Troubled DynamicsBy Lori White
December 07, 2015
In January 2015, the Grateful Dead announced they would come together in July for their final “Fare Thee Well” tour. The tour marked the Dead’s fiftieth anniversary as well as the twentieth anniversary of Jerry Garcia’s death in August 1995. The band’s “Core Four” original members— Bob Weir, Phil Lesh, Bill Kreutzmann and Mickey Hart—would appear on stage one last time, with Trey Anastasio of Phish standing in the late Jerry Garcia’s place. A family reunited, though its most beloved brother will be absent.
There have been other reunions in the past, some with all four members and some featuring various configurations of members under new band names that played short runs, and then dissolved. The last Core Four reunion was in the spring of 2009. The two-month tour started off strong, but ended on a bitter note, a mixed brew of brotherhood loyalties and resentments common to any family. In a 2014 Rolling Stone interview, Lesh uses the metaphor of a wheel to explain the band’s legacy: “Jerry was the hub. We were the spokes. And the music was the tread on the wheel.” In the past Lesh has said, “Jerry’s death removed the center. The bond wasn’t as strong without him.” But even when Garcia was alive, as Rolling Stone’s David Browne points out, “the personal dynamics within the Dead were complicated.”
I read Browne’s Rolling Stone article about the “Fare Thee Well” tour when it came out the first week in June. I had gotten the issue from my neighbor, a retired barber who hands me a stack of magazines each week, subscriptions rerouted to his house after he closed up shop. Though I’ve been to a few Grateful Dead concerts, I am not a Deadhead, nor am I a scholar of the band’s fifty-year history this final tour commemorates. My only connection to the Grateful Dead is through my older brother, David. I wondered whether he’d bought a ticket to one of the five shows—three at Soldier Field in Chicago and two at Levi’s Stadium in Santa Clara, CA—or if he planned to watch a simulcast of the concert in a movie theater or on pay-per-view. My best guess was he would shun the event altogether, based on an unwavering belief that the Grateful Dead died with Jerry, though this was only speculation on my part. What I did know was, when David turns sixty this coming November, I wouldn’t call him or send a card. I hadn’t spoken to David in over five years. Neither had my parents. Like most families, the personal dynamics of ours are complicated.
The Grateful Dead’s unique sound has been attributed to each member’s ability to evolve individually and as a whole. Music critic Brent Wood believes this evolution was due to the band’s “emphasis on true polyphony, a texture heard only rarely in contemporary popular music.” The musicians must “give up a little of their version of the music,” Phil Lesh told David Fricke of Rolling Stone last year, “to achieve a collective sound.” For the band, this meant never playing the same song the same way. “That was the key to the Grateful Dead,” Lesh explained. “Don’t repeat. Make the song different every time you play it.” The Dead’s commitment to improvisation was often an unsuccessful process many listeners hadn’t the patience for. In response to this criticism, Garcia provided this analogy: “Our audience is like people who like licorice. Not everybody likes licorice, but the people who like licorice really like licorice.”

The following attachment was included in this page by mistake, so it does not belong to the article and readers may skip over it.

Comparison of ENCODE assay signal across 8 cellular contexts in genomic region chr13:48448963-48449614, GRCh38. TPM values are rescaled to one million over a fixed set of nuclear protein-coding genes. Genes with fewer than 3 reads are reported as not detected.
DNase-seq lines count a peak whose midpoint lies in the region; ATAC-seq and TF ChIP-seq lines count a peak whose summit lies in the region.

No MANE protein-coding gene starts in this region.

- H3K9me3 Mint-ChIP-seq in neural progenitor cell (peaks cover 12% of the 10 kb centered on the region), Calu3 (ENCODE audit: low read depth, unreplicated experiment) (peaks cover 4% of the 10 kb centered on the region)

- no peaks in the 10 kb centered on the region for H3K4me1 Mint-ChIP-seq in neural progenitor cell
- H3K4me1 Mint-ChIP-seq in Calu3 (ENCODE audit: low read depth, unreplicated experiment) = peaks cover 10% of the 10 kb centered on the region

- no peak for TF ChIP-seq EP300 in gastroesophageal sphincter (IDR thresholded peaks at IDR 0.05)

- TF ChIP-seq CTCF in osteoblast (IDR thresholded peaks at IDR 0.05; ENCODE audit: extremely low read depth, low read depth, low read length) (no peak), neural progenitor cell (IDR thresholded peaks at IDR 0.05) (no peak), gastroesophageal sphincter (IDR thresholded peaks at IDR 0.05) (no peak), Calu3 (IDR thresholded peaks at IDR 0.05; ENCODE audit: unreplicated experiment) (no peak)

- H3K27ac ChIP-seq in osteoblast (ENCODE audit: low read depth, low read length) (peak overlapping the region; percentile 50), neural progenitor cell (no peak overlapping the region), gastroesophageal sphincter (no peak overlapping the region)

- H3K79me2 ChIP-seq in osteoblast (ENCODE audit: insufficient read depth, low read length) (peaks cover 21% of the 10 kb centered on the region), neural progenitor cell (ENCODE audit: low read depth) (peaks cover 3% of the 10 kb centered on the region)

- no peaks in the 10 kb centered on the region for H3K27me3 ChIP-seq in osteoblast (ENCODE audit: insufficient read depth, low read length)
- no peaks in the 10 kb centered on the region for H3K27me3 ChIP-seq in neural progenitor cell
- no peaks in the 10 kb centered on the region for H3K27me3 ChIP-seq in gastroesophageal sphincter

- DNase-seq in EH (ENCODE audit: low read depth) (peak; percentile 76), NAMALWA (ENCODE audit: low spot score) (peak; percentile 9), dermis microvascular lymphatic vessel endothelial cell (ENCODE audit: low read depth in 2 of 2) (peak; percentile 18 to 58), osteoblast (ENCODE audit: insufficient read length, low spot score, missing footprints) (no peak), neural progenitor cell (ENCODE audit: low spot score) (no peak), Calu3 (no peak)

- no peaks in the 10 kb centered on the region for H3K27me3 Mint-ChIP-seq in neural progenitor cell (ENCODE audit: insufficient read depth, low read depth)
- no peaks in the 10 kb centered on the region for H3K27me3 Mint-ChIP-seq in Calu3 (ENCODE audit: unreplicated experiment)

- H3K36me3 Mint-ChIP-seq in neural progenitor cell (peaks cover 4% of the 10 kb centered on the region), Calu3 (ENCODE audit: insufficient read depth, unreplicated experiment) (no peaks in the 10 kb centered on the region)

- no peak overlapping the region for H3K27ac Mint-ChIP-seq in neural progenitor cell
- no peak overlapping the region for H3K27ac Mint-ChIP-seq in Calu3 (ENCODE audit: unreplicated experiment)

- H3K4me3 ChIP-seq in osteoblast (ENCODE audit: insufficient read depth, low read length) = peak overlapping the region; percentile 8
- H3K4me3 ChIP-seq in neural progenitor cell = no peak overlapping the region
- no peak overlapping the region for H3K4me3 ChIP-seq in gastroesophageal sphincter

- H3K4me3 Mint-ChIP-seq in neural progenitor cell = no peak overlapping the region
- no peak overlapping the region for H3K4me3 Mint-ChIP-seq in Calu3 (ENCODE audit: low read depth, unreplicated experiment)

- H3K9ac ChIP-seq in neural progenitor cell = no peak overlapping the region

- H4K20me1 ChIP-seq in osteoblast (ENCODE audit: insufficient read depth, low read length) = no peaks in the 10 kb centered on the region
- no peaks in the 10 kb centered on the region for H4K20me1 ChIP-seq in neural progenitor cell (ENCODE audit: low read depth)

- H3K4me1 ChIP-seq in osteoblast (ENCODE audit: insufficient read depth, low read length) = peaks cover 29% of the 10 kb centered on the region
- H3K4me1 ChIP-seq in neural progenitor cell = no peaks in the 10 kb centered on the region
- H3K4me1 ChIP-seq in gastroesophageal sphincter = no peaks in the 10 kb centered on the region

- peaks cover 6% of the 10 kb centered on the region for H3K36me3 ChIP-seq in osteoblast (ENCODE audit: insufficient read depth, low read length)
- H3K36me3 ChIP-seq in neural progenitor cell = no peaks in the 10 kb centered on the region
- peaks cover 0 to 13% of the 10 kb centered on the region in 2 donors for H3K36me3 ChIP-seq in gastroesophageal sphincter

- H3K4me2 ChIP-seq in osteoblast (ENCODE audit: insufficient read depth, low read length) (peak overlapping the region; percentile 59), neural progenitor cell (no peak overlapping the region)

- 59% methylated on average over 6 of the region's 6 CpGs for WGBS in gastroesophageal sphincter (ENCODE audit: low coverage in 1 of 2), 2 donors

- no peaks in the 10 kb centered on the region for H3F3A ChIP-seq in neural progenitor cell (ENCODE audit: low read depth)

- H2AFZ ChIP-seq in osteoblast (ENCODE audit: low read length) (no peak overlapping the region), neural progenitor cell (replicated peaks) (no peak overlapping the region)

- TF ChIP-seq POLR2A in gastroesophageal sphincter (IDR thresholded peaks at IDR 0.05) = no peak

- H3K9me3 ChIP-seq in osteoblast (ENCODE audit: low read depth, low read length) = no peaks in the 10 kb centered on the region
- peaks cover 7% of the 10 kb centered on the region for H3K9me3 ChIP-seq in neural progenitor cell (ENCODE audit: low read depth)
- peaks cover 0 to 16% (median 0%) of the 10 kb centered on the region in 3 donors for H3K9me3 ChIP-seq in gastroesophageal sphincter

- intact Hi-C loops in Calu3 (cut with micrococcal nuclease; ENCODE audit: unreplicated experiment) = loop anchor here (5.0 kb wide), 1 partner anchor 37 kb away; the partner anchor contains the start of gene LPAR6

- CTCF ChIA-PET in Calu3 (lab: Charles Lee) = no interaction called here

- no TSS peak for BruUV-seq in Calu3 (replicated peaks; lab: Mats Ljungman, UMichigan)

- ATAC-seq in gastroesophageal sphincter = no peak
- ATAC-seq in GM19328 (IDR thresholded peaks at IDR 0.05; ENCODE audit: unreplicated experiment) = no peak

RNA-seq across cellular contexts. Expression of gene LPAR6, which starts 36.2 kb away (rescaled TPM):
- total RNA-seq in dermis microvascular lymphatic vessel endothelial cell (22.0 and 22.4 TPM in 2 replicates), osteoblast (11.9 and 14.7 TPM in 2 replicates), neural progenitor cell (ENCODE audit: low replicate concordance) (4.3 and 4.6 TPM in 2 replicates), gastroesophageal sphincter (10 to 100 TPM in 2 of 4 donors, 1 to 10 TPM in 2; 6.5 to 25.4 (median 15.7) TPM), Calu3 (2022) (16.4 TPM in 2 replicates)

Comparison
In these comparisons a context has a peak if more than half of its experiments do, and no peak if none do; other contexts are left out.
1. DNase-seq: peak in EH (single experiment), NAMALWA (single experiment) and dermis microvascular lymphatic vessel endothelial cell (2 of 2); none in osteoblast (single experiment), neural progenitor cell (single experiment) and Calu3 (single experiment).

When I told an old friend from high school I’d stopped speaking to my brother David, she was surprised. “I forgot you had another brother,” she said. She’d never met him, nor had any of my friends. Once David was gone, he stayed gone. He moved a thousand miles north to Seattle after college and graduate school and came home to Southern California once a year, usually in the winter when he needed a sun break from the endless gray. He was living with a woman we had met a few times, though I was the first—and for a long time, the only—one in the family to dislike her. My parents chalked this up to my judgmental tendencies, a criticism I’d borne since my early teens. Still, I kept my distance. Only later did the rest of my family recognize what I had known for several years: this woman was scary. They caught glimpses of her that concerned them—her subtle racism and her mean streak fueled by alcohol. I gathered these details from the stories that followed their long phone calls and short visits. To be fair, his girlfriend became a convenient place to lay our disappointment in David, the black sheep in our family long before he’d even met her. Or perhaps she was like licorice, someone we never developed a taste for.